This story appears in the Sept. 29, 2014, issue of Sports Illustrated. Subscribe to the magazine here.
On the first Saturday in September, the last player on the court at La Salle High in Miami is a senior guard named Jacknelson Joseph, perched on the left wing in purple shoes and rainbow socks. Jacknelson is a defensive stopper at nearby Calusa Prep, but this evening he is working on his three-point shot, unleashed with a smooth lefty stroke. A coach straddling the half-court line fires go-ahead passes at Jacknelson’s belly and beams as he lets fly. The coach does not critique the player as much as himself. “Oh, that pass is too low. . . . I’ve got to hit you in the chest. . . . There’s another bad one. . . . Can’t have an empty assist. . . . Got to see it go through.” The coach, who owns two NBA championship rings and has reached the past four Finals, is entering his fifth straight hour inside this sweatbox with the nun painted on one wall, the priest on the other and a lion roaring between them.
Nine months ago Erik Spoelstra established a basketball academy in Miami for about 250 boys and girls ages eight through 18 who participate on the AAU circuit while standing apart from it. Nobody gets cut. Everybody plays. Financial aid is based on need instead of talent. Spoelstra writes the rules, suggests the drills and frets over the positioning of the video cameras that record practices. He hires high school coaches—parents are banned from the bench—and requires them to run a read-and-react offense, which emphasizes cutting and passing rather than pick-and-rolls and isolation plays. Zone defense is strongly discouraged. This summer a couple of Spoelstra’s younger squads lost games by 40 points, which disturbs him not at all. He is far more concerned with their eye contact in the huddle. “We’re trying to teach skills and behavior,” Spoelstra says. “We’re not trying to create a superteam.”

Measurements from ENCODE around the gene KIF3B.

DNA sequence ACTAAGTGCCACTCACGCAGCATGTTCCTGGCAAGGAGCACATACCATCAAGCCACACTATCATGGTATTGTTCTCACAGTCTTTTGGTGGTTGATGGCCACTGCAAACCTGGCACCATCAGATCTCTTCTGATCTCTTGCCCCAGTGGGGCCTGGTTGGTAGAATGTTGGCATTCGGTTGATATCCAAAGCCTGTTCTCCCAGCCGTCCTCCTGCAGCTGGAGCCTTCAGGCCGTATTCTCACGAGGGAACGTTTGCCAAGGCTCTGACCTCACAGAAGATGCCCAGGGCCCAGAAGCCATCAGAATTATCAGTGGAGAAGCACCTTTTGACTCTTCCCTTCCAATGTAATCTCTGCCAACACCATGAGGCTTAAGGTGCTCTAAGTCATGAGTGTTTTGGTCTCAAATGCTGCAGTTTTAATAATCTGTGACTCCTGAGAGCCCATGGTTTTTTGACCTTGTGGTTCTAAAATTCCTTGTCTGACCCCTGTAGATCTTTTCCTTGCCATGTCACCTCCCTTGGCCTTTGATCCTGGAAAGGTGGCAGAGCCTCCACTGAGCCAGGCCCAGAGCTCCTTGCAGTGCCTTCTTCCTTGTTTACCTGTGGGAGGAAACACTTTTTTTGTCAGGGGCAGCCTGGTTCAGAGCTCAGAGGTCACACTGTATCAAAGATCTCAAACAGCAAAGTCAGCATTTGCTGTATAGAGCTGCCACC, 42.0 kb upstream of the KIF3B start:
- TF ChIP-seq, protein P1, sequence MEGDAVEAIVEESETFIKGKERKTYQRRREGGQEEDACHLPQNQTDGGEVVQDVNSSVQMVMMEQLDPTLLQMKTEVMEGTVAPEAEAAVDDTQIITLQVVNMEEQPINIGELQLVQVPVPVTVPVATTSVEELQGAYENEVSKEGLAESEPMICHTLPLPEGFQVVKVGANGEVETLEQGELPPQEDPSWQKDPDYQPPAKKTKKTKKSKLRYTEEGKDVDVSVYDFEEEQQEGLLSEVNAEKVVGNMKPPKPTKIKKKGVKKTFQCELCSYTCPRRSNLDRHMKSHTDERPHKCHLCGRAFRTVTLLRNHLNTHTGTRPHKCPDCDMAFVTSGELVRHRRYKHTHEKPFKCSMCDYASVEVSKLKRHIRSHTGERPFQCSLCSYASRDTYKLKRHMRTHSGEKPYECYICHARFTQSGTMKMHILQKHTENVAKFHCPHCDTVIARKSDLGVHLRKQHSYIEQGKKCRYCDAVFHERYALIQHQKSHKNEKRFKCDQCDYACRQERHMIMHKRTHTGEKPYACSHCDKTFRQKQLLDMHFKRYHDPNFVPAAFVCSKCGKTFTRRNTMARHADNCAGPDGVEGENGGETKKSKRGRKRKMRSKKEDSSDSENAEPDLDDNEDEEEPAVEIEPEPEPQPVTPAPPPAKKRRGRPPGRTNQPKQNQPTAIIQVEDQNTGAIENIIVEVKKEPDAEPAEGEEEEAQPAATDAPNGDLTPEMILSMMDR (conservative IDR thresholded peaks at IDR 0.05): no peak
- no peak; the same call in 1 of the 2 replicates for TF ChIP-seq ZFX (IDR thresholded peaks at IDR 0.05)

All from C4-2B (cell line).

The irony is not lost on the 43-year-old coach who presided over basketball’s ultimate superteam, ordering up thousands of pick-and-rolls, designed to unchain the biggest playmaker of all. “Coming here is a break,” Spoelstra says. “It gets me back to the teaching, back to the fundamentals.” In five weekend clinics he floats between frenzied stations, reminding one group to keep its eyes on the rim (“That floor isn’t going anywhere”) and another to tread lightly across the hardwood (“I’m not even going to watch. I’m just going to listen”). When a third-grader launches an air ball, Spoelstra gushes about his footwork and asks for a high five. He recalls a camp he conducted in Zamboanga, a city in the Philippines, with 200 kids, two baskets and a line of armed guards protecting him from suspected al-Qaeda operatives in the area. “This is relaxing to me,” he says. After one session he stands at center court, and a dozen girls huddle around him. Their eye contact is superb. “You could be at the beach right now,” Spoelstra says. “But all your dreams can come true right here—in this gym.”
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